ABOVE: 'Raindrop', named for the water-drop shape on her dorsal was seen in 1995 with another young female, 'Timantha', both whales were likely pregnant at the time as both were sighted with new calves in 1996. The calves were named 'Dewdrop' and 'Elmo'. 'Raindrop' was again sighted in 1997 amongst a group of young adults but there was no sign of 'Dewdrop'.
(Photo: Trish Franklin)
|First in line are the newly pregnant females accompanied by the resting females. The newly pregnant females are intent on reaching the feeding grounds to consume as much krill as needed to prepare them for the birthing cycle.|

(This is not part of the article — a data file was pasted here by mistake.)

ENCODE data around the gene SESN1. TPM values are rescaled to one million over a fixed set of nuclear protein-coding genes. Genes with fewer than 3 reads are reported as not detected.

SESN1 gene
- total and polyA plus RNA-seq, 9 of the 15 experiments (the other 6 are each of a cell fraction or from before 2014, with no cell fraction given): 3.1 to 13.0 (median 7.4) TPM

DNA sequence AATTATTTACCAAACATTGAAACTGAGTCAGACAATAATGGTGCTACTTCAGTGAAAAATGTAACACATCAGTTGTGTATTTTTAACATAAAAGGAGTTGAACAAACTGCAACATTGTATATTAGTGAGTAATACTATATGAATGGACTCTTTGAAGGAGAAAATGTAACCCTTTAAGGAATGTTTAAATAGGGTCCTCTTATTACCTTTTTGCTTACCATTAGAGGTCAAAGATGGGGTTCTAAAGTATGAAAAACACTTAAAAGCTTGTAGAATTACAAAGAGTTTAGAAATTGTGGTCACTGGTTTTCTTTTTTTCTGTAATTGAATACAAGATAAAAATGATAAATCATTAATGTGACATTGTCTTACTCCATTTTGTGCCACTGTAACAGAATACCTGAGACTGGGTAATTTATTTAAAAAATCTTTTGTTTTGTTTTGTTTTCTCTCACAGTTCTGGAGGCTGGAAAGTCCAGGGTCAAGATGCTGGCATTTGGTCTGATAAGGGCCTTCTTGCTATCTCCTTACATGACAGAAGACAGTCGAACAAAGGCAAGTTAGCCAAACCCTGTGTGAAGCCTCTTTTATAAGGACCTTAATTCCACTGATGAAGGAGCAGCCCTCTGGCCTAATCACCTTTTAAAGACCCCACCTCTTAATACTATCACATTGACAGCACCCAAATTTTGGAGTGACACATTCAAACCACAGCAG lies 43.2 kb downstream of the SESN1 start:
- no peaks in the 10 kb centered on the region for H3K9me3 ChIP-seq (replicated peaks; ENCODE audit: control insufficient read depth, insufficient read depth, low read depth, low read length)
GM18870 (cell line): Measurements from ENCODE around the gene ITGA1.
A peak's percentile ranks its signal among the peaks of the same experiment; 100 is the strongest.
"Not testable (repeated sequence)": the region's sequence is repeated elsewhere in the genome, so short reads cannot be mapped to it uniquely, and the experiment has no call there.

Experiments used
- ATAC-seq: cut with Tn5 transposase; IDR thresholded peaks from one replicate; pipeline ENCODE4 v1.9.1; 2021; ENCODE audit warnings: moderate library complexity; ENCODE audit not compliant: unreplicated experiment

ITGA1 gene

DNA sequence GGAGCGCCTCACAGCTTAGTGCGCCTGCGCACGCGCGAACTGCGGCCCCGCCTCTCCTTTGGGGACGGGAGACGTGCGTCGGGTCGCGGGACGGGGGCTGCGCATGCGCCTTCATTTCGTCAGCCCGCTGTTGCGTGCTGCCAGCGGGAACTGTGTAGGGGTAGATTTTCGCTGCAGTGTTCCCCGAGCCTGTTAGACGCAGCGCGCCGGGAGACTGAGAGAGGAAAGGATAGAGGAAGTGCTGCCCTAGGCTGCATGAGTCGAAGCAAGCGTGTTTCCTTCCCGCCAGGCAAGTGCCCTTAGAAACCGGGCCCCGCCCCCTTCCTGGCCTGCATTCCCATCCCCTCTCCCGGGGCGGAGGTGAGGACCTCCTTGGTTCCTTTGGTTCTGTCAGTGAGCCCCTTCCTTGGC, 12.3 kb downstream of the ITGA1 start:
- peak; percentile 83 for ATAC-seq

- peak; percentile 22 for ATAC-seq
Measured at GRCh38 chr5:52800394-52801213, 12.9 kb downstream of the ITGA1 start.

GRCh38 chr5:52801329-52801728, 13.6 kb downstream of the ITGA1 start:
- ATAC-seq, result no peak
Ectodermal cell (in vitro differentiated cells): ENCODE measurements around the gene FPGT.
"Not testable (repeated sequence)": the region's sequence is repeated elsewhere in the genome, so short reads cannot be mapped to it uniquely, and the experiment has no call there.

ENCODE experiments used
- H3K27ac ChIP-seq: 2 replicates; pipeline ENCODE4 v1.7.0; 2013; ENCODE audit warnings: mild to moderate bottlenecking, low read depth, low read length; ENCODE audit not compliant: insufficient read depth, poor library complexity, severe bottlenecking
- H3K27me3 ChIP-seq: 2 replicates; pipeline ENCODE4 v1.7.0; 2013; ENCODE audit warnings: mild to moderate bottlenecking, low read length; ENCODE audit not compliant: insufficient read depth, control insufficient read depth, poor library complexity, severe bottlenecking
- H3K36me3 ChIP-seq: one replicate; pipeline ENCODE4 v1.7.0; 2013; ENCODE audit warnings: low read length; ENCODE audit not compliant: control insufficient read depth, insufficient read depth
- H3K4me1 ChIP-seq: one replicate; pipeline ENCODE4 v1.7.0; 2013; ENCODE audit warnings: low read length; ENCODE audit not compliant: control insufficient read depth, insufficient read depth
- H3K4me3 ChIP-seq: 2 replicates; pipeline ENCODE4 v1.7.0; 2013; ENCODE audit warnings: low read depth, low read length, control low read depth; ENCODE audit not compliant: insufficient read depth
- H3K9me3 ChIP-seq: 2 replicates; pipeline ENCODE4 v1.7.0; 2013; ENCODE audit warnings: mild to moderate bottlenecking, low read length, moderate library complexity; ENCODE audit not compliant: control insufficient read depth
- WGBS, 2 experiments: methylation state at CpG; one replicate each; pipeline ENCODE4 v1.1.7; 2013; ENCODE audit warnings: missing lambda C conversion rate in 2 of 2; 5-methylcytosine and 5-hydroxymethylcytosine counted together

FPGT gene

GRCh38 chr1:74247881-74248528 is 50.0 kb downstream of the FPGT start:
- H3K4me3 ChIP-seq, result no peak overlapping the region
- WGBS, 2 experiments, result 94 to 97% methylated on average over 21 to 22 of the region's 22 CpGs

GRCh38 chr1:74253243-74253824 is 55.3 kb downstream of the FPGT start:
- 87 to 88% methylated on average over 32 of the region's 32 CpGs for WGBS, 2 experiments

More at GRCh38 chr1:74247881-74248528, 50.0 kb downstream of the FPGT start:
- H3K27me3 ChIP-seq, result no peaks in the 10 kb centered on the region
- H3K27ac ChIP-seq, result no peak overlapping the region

This group may cross paths with the late pregnant females heading north to give birth in warmer waters.
At this stage of the reproductive cycle, pregnant females stay for approximately six months in Antarctica, longer than the rest of the humpback whale population.